By Tommy Gagliano
I have been working at a summer day camp on Long Island for the past three summers. The pay is awful, parents don’t tip enough (if they tip at all), the kids are annoying, there are bugs everywhere, we’re often short-staffed, and I love every minute of it. I’m probably the only college student ever that hates having to leave their job to came back up to school at the end of August. For my first two summers, as well as my two years as a CIT (counselor in training) before that, I worked primarily with younger kids, ages three to seven. Last summer, however, I was the counselor for the middle school kids, ages ten to thirteen. This was obviously a pretty drastic adjustment for me, and I learned a lot in the process. I have a plethora of stories from my time at camp, but I would need an entire issue to myself to write about them all, so I’ve picked just a few to share with you. Part 1 will probably make you laugh. Part 2 will probably make you cry. Enjoy.
Part 1 – Kids Say The Darndest Things
Let’s start off with something funny. Halfway through my first summer working at camp I started documenting the hilarious things my kids would say. Here are some direct quotes from my campers, presented without comment:
“If you don’t poop your pants you can’t come to camp!” ~ 6-year-old male
“How do you spell DNA?” ~ 7-year-old male
“Boo Hillary Clinton! She’s so hairy!” ~ 6-year-old male
“I saw my mom’s penis once, it was so weird! It was like flat.” ~ 6-year-old male
“Is this a weed leaf?” ~ 5-year-old male
Camper (5yo): “I’m a frog!” Counselor: “What sound does a frog make?” Camper: “Oink!”
“Can you untie my girlfriend? She’s tied up in my basement.” ~ 6-year-old male
“I hate everything in the world except God.” ~ 5-year-old male
“I just want to have lunch, and then drink all day.” ~ 6-year-old female
And finally, my favorite: “Why are there locks on the bathroom? That’s ridiculous! Who would want to steal something from a bathroom?” ~ 6-year-old male
Part 2 – Unexpected Gaga Ball Champion
This story happened the second week of camp this past summer, and I’m still not over how incredible it was. It’s long, but trust me, it’s worth the read. There was a kid with autism in my group (we’ll call him Bobby, which is not his real name) that came for two days. He has an individual aid at school and it is fairly obvious to the other children that he is “different” than they are. I was worried about it since middle school kids can be cruel, and we had issues the previous week with campers using the word “retard” as an insult and making jokes about being “special”. I’d also heard nothing but awful things about this age group, including that they’re rude, disrespectful, and mean to each other.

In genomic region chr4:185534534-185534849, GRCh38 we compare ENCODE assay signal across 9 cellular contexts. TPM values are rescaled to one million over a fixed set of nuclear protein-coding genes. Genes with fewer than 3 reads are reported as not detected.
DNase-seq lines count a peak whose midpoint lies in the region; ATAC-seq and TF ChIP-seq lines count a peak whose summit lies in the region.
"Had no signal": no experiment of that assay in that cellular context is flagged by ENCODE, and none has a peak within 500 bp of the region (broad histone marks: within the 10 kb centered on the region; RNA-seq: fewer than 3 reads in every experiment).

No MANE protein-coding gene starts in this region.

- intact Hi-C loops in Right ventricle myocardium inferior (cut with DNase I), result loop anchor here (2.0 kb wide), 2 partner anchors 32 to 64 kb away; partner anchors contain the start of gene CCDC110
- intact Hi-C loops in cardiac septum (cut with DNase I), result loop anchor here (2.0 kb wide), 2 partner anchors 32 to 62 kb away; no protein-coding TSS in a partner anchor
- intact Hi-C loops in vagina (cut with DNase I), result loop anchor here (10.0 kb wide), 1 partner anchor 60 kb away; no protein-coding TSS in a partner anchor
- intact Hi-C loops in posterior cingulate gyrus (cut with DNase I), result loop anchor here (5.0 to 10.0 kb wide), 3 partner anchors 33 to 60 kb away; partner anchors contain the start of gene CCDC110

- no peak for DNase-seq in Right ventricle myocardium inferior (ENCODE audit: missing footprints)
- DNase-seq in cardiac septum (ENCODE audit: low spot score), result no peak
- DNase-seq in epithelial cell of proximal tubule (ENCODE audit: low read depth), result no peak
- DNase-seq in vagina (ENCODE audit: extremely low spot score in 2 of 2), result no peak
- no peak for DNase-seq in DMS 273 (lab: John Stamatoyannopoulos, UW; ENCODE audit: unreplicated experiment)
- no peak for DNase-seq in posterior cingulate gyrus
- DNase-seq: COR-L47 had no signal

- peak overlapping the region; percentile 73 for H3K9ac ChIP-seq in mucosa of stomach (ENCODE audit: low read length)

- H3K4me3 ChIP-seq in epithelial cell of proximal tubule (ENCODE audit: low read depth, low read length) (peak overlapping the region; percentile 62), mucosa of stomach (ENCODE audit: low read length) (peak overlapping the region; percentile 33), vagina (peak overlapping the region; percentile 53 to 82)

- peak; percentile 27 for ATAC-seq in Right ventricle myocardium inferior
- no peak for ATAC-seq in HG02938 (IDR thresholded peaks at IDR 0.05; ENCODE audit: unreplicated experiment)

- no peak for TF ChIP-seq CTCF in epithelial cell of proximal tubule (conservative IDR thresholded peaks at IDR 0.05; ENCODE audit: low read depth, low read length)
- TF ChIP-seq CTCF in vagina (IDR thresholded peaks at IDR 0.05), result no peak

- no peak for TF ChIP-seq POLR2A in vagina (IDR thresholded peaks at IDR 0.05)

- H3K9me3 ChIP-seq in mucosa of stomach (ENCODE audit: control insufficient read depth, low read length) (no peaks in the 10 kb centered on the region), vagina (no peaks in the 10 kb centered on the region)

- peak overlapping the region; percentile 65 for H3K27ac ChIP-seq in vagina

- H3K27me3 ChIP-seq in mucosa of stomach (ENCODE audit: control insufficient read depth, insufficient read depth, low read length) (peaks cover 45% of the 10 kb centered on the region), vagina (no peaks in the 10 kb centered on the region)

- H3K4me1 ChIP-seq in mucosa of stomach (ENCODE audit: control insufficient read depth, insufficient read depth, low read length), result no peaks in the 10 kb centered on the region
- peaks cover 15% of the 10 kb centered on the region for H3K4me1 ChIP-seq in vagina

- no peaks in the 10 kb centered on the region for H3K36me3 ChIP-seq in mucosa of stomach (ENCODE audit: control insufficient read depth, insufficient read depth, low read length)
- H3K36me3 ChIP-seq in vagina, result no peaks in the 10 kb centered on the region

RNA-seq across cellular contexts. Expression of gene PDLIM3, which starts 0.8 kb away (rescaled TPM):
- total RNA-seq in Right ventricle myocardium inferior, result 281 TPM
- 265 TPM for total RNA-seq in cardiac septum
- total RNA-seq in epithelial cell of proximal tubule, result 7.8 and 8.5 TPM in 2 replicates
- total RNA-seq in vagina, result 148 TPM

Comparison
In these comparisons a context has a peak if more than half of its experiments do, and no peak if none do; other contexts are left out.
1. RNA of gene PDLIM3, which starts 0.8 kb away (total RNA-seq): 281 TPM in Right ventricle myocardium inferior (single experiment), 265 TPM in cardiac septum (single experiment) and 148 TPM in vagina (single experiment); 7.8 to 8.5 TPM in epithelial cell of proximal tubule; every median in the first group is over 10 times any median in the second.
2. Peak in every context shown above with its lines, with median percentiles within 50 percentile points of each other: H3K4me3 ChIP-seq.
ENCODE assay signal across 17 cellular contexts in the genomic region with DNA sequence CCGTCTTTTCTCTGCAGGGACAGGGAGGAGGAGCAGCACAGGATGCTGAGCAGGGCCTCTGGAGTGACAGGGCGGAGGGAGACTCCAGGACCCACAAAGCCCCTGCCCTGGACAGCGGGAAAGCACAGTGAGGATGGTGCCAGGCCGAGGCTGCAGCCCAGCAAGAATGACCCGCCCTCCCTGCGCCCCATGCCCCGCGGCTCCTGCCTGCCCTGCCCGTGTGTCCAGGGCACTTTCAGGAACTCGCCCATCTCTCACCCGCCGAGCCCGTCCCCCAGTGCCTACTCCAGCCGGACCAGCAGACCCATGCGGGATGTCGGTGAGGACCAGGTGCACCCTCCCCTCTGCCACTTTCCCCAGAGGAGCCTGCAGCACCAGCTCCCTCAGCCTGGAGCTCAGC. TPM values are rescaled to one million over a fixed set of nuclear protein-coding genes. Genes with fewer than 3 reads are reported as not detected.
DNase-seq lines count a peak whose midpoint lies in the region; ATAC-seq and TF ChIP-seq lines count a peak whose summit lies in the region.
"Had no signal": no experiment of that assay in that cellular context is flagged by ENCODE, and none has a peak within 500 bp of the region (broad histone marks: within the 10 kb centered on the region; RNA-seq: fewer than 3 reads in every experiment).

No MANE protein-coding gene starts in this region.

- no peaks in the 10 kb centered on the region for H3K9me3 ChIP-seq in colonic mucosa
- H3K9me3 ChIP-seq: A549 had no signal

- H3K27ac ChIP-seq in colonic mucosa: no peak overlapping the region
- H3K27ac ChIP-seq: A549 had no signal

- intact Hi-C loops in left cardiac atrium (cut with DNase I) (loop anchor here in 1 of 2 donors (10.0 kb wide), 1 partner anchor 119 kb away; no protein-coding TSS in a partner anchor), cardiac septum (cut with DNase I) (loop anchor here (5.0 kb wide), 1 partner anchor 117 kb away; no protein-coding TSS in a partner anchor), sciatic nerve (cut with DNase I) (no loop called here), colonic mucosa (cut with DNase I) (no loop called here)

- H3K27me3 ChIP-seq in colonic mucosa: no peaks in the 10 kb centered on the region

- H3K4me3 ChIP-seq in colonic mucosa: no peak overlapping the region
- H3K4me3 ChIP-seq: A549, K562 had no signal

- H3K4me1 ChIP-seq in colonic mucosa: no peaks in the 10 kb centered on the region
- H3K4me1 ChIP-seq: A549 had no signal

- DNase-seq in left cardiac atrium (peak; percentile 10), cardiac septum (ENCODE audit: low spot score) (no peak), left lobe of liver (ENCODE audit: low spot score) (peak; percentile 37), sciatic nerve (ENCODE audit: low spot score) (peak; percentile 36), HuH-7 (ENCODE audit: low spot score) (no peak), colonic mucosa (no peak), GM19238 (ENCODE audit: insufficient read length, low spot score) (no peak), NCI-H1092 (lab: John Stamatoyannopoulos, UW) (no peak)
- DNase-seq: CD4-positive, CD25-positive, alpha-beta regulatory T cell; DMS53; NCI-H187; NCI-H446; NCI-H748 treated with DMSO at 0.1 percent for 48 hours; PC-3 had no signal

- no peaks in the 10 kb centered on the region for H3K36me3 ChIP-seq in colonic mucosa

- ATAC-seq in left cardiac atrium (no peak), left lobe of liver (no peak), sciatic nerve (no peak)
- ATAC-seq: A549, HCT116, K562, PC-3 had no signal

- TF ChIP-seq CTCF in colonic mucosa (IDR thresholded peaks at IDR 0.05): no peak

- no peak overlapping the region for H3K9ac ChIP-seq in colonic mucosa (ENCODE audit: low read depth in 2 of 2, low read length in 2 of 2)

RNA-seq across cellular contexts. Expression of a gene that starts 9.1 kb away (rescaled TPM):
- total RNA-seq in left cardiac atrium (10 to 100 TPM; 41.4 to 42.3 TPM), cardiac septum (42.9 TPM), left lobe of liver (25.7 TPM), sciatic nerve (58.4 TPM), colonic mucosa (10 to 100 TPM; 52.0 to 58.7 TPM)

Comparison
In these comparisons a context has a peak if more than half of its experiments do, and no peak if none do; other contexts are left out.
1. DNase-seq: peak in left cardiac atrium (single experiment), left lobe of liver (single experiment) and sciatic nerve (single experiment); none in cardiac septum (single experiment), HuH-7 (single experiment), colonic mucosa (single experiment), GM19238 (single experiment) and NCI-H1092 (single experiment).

The first day he was at camp was a Thursday. In the morning we played 4 square. The whole group (about 10 kids) played on one court, so there was a line waiting to play when someone got out. Ryan (not his real name) quickly made it to the serving box. Ryan is kind of like the “leader” of the group. He’s by far the most athletic camper, and he’s been going to camp longer than anyone else. He’s also friends with everyone. Ryan eliminated people until Bobby was in the box next to him. He then gently served it to Bobby, who hit it back to him. He “missed” the ball, and Bobby moved into the serving box. Ryan said “good job”, gave Bobby a high five, and went to the back of the line.
After lunch we played gaga ball, which is a game that is very competitive, and usually taken very seriously. (Gaga ball is an every-man-for-themselves game that is similar to dodgeball, but you have to smack the ball into people’s legs instead of throwing it at them.) Before we started I noticed Ryan whispering to two other campers. Fairly early on Bobby was eliminated. Ryan and the two campers he was whispering to then began targeting the camper that got Bobby out, and encouraged others to as well. Ryan had obviously planned to protect Bobby, and help him win. By the beginning of the next game the message had spread to all of the campers in the group. They all tried to get each other out, but worked together to make sure Bobby stayed in. Everyone cheered for Bobby from the sidelines once they got out. Eventually there were only two campers remaining – Bobby and Ryan. Bobby hit the ball towards Ryan, who was “unable” to get out of the way in time. Bobby won. Everyone clapped and cheered for him. He danced around, and had a huge smile on his face. The same thing happened the next game. Bobby was ecstatic. He told me he “can’t believe it”, and “maybe I am good at sports!” I’ve never seen a child that happy before. He was so excited to tell his mom at the end of the day too.
Ryan continued to help Bobby in various athletic activities the rest of the day Thursday and on Friday. I brought in candy for everyone on Friday, and let them know that although they don’t have to do that every time, and it’s their activity to enjoy too, what they did was really awesome, made Bobby really happy, and I was very proud of them. I already had my doubts, but that day confirmed it for me – everything I’d been told about that age group was a lie. They are all great people that care a lot about each other – the other staff members had just mistaken their middle school sense of humor for rudeness and malice.
I can’t wait to return to camp next summer. I’m dreading the day I get a real job and can no longer work with my awesome campers. Maybe next year I’ll have more summer camp stories to share. Good luck with classes everyone, have fun, and always remember, “If you don’t poop your pants, you can’t come to camp.”